One such technique involves using a series of ring infiltrometers that are inserted into the soil up to a certain depth and then used to measure infiltration rates and pressure heads. The data is then analyzed to find the relationships between the infiltration rate, water content and pressure head that are the basis of a soil’s hydraulic characteristics.

Soil Moisture Content

The amount of water held in soil particles (pore space) is the soil moisture content. It is directly related to the hydraulic properties of the soil and plays a vital role in groundwater recharge, agriculture and soil chemistry.

When it rains, some of the water passes over the ground to a stream (surface runoff), some evaporates and some infiltrates. The infiltrated water replenishes the soil moisture deficiency if any, and percolates deeper to eventually become groundwater. Soil moisture depletion also occurs during droughts through evaporation and plant transpiration.

Infiltration depends on a variety of factors, including the availability of water, the soil type and texture, its antecedent moisture content, the size and shape of the wetting front and the surface tension of the soil. The infiltration capacity of a soil decreases rapidly when the soil has been wet for several hours, because the clays within the soil swell and clog up the pore spaces.

Measuring the soil moisture is a complex process and requires laboratory equipment such as an oven or lysimeter, and requires the calibration of measuring instruments. However, there is a growing interest in the use of satellite technology to monitor changes in soil moisture in large areas over time. This information is essential to agricultural management and the prediction of floods, storms, and droughts.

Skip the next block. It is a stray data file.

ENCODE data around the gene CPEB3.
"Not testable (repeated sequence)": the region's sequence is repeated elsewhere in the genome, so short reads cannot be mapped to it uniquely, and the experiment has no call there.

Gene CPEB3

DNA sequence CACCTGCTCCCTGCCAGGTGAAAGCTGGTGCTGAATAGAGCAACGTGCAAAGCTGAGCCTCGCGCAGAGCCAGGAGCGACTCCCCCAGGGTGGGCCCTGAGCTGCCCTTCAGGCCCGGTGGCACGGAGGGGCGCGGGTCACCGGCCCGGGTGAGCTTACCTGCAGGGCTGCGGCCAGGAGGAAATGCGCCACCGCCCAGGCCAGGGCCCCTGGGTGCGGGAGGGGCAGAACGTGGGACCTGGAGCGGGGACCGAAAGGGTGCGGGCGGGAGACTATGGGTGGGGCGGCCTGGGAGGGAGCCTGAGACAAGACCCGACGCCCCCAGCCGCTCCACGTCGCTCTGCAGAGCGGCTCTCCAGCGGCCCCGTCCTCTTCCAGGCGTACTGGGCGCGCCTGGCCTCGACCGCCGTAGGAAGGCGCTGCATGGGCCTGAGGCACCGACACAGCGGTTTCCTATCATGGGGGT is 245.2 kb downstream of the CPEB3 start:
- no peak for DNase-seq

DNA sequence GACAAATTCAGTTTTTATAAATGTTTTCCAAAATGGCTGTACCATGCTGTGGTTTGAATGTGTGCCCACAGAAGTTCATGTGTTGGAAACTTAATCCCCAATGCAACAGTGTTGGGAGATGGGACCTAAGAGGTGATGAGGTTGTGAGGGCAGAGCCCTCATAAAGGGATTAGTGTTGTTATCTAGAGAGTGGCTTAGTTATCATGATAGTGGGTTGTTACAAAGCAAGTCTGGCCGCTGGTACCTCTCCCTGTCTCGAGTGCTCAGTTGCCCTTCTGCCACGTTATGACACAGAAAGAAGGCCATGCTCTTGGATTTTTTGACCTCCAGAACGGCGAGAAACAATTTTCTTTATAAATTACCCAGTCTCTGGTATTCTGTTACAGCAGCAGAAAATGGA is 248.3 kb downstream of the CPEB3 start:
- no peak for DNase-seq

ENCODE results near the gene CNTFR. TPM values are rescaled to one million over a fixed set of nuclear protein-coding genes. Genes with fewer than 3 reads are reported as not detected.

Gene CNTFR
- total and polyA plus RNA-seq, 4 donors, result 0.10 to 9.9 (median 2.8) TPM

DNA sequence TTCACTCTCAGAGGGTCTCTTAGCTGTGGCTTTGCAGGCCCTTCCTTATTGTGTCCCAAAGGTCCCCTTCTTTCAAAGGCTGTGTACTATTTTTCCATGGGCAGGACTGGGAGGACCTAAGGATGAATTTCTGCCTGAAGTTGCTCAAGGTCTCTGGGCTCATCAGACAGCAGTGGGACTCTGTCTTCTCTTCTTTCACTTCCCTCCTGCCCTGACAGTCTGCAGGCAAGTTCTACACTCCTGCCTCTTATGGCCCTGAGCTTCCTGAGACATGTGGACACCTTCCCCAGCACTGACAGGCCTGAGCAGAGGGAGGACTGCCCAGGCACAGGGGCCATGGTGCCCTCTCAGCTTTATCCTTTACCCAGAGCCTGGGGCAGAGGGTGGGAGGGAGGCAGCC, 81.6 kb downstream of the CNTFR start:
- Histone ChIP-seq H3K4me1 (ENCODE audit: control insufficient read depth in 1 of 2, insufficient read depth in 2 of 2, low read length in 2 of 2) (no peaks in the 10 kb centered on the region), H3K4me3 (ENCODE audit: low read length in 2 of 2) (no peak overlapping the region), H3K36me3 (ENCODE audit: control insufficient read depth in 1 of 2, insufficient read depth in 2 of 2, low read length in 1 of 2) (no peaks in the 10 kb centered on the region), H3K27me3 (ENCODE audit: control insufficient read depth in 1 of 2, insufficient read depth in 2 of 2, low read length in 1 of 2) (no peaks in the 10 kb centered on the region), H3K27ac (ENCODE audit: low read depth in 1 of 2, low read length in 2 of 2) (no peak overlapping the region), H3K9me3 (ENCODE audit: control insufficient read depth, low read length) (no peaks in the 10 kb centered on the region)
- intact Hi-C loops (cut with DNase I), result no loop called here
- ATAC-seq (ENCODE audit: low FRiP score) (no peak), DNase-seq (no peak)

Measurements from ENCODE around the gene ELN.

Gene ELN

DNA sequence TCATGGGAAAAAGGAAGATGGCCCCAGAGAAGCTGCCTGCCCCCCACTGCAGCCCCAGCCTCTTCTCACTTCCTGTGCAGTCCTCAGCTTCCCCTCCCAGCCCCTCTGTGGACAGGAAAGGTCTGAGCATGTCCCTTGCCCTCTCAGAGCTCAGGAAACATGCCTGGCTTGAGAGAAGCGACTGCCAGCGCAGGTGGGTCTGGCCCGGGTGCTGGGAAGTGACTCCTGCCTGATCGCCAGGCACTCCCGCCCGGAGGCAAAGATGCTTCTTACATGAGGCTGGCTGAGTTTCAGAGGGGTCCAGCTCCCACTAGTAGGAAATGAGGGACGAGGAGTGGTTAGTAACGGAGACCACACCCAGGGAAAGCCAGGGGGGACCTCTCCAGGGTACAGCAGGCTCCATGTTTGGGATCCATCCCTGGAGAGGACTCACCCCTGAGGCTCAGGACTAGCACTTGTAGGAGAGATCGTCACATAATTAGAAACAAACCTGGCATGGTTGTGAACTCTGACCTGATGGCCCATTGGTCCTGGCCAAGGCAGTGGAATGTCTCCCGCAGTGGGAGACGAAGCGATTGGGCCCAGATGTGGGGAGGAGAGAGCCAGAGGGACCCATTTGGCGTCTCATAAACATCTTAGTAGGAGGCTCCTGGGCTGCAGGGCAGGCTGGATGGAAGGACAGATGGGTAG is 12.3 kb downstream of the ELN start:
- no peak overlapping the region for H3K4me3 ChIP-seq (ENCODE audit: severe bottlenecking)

Soil Composition

The soil composition is a mix of ingredients that vary from place to place. Each state has its own “state soil” recipe defined by its geography, climate, flora and fauna. These differences affect the characteristics of crop production and water infiltration rates.

The main components of soil are abiotic (rocks) and biotic (organic and inorganic matter). The next basic component is air which makes up about 2% to 50% of the volume of the soil. Air is important for oxygen supply to roots and for belowground microbial activities like nitrogen fixation.

Organic matter is another major constituent of soils at concentrations between 1% to 5%. It influences the infiltration by forming stable soil aggregates (also known as crumbs). Highly aggregated soil has greater pore space and is less prone to blocking by surface crusts. It also provides a habitat for earthworms which facilitate the development of continuous pores that link the surface to subsurface soil layers.

Soil structure and profile characteristics are greatly influenced by land management practices such as cropping and tillage. When soils are tilled or subjected to equipment traffic they tend to lose their natural structure and become compacted with decreased porosity. As a result, water infiltration into such soils is much slower than in undisturbed land.